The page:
How would traffic police, which can only fine a quarter of average one lakh offenders on a normal day, handle the situation if the number of violators jack up by multiple times? Would stopping violating vehicles during rush hours not lead to massive tailbacks? Do the traffic police have enough time and will to place appropriate traffic signs under Section 116 of the Motor Vehicles Act before January (a prerequisite for imposing fine for violations)?

Would it not have been better for Kejriwal to limit the exercise to main arterial roads of the city where the density of the vehicles is much more and guarantee proper implementation of the rule? Bad implementation would not only give the Aam Aadmi Party government a bad name but also kill a good idea which could have made a much bigger impact.

Since it is clear by now (recent studies by IIT Delhi and Kanpur and even System of Air Quality and Weather Forecasting and Research (SAFAR) which recorded most polluted day of the ongoing winter season in Delhi on December 23 confirm this) that biomass burning and pollution from power plants are bigger culprits than vehicular pollution, Delhi government should have concentrated more on these.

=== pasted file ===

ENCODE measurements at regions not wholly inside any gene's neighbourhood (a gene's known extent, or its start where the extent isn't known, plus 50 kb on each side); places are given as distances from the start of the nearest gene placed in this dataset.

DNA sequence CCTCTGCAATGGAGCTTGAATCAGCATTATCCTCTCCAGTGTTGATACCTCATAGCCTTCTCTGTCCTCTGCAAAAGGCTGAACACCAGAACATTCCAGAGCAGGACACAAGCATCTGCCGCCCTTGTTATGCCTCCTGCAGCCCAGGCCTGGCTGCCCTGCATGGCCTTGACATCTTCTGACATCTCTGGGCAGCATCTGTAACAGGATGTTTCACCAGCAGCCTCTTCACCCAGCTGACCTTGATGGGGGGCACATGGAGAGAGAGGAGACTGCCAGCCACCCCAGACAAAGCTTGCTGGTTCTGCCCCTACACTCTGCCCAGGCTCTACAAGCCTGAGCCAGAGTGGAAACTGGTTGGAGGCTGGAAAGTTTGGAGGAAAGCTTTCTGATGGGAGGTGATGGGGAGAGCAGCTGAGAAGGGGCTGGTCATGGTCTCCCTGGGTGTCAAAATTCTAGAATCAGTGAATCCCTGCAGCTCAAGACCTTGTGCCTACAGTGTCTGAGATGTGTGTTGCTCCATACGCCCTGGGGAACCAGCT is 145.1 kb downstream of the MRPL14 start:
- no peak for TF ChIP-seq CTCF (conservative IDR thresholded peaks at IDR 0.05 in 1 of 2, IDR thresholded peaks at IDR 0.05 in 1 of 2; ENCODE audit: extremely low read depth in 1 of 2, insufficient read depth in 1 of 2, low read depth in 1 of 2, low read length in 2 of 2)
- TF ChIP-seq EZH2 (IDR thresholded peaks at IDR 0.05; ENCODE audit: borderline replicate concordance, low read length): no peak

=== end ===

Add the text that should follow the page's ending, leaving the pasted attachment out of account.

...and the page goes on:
The burning of wood and biomass continues to be rampant in the national capital and cities surrounding it in all directions. This will not stop unless guards manning security in residential colonies, people living on the streets, beggars and homeless, are provided a roof over their heads and protected from the biting cold sweeping northern India. Even truck drivers who burn fire to keep themselves warm during their long waits at the city borders will only desist after the winter spell has run its course.

Civic agencies – Municipal Corporation of Delhi, New Delhi Municipal Council (NDMC), Delhi Cantonment Board (DCB) and Delhi Development Authority (DDA) – alone will not be able to check this.